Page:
While certain beliefs in Satan may seem far-fetched, it is a fact that evil and suffering are present in this world. Greg S. of Chicago sees the influence of the demonic in “the fact that 84 percent of transgender individuals who consider Catholicism an important part of their life attempt suicide.” Kevin of Colorado Springs, Colorado, sees evil at work in “hateful politics. Putting profits over people. Ignoring the suffering of the poor.”


Neither religion nor philosophy has yet provided an adequate explanation for why the world experiences such suffering, so it makes sense that people would look for a malignant power behind the curtain. For instance, William Bundy of Brooklyn, Ohio, explains that he believes the devil is a real being because of his observations of “the suffering of friends and family caused by his evil deceptions.”

What makes less sense is when people fall into the trap St. Teresa talks about and start looking for demons around every corner. In the past few decades, Christians have panicked about possible demonic activity in rock music, goth fashions, the practice of yoga, and young adult novels such as the Harry Potter series. At the same time many people have ignored or even enabled real evil such as systemic racism, the clergy abuse crisis, the marginalization of LGBTQ people, and an unjust capitalist system that steals from workers. Whether one believes in a literal Satan or not, this misdirection does look like evidence for evil forces luring the faithful from working for the kingdom of heaven.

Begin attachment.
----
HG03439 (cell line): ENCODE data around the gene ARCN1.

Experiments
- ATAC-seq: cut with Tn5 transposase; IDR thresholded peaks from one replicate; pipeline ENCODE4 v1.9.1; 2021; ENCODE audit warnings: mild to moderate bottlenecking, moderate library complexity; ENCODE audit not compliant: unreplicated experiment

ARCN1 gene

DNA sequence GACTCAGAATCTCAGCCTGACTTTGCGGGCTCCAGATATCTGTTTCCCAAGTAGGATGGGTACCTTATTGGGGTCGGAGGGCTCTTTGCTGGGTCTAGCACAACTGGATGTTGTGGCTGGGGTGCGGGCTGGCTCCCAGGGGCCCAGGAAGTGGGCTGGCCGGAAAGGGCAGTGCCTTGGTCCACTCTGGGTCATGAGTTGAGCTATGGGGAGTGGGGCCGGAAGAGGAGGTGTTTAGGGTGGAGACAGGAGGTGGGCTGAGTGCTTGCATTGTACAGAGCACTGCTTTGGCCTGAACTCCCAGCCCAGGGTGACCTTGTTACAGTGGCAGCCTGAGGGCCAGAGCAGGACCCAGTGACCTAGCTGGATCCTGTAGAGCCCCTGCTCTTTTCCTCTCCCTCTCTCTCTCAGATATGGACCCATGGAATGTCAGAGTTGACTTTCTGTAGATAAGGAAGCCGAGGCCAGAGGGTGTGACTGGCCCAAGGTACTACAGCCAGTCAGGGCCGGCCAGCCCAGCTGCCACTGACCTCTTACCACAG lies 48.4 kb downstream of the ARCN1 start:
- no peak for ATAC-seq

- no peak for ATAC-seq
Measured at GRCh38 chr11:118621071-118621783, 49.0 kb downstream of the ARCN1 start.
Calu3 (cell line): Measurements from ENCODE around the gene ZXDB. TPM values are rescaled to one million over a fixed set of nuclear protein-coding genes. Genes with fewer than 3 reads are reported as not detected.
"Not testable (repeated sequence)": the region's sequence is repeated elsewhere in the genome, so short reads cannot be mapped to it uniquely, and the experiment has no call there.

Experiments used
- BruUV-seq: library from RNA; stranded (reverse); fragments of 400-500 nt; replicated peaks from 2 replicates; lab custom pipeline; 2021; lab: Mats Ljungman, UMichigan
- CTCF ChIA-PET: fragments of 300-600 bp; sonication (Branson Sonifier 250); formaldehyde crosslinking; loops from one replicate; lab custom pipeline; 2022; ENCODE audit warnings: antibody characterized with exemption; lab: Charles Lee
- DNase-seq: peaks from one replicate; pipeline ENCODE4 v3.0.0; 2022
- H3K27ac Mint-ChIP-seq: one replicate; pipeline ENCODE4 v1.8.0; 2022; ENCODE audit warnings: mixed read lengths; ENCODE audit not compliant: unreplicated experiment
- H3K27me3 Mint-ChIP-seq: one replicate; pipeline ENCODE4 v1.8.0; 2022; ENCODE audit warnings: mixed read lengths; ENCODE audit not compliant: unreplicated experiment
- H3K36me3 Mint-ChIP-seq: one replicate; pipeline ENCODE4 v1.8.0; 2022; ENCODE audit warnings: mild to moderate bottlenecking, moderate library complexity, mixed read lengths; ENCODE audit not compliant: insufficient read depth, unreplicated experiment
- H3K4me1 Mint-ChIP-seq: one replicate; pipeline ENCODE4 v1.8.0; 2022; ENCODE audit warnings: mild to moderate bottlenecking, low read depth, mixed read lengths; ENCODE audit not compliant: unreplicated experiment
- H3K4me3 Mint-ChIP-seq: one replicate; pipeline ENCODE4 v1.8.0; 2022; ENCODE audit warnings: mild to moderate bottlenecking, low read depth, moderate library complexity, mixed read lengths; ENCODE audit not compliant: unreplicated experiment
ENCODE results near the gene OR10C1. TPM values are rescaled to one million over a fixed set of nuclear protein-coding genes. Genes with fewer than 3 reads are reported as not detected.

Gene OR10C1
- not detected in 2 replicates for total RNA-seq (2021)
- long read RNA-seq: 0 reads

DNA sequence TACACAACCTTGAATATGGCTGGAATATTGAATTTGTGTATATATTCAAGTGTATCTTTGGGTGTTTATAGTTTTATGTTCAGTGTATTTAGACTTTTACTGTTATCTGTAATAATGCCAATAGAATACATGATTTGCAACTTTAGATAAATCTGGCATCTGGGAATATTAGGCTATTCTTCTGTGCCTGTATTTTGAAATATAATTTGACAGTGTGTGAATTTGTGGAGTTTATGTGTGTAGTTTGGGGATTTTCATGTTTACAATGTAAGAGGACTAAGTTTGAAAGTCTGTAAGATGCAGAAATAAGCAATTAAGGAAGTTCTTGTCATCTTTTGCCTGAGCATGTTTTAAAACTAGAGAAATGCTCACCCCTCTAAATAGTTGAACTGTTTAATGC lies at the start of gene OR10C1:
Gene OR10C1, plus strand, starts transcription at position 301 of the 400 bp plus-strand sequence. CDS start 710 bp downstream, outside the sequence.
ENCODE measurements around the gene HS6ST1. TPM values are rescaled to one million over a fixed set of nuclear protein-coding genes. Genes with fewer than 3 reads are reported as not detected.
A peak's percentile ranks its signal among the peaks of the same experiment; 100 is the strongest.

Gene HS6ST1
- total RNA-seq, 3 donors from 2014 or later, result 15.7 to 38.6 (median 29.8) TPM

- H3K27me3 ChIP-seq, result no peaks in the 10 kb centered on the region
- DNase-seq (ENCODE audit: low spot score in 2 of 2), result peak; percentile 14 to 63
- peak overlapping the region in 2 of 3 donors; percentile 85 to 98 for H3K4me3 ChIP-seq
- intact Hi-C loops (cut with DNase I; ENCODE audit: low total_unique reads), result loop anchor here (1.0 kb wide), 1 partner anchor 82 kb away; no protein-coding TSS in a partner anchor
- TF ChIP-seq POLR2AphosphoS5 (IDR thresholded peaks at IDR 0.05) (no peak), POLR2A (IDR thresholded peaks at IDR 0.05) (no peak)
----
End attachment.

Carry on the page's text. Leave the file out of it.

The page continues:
—Rebecca Bratten Weiss

Results are based on survey responses from 126 visitors.

This article also appears in the November 2023 issue of U.S. Catholic (Vol. 88, No. 11, pages 31-35). Click here to subscribe to the magazine.

Image: Fresco of Hell, Camposanto Monumentale of Pisa, Italy, Wikimedia Commons

About the author

Rebecca Bratten Weiss

Rebecca Bratten Weiss is the digital editor at U.S. Catholic.

About the author

Michelle Arnold

Michelle Arnold is a freelance writer and editor, who blogs for She lives near San Diego, California.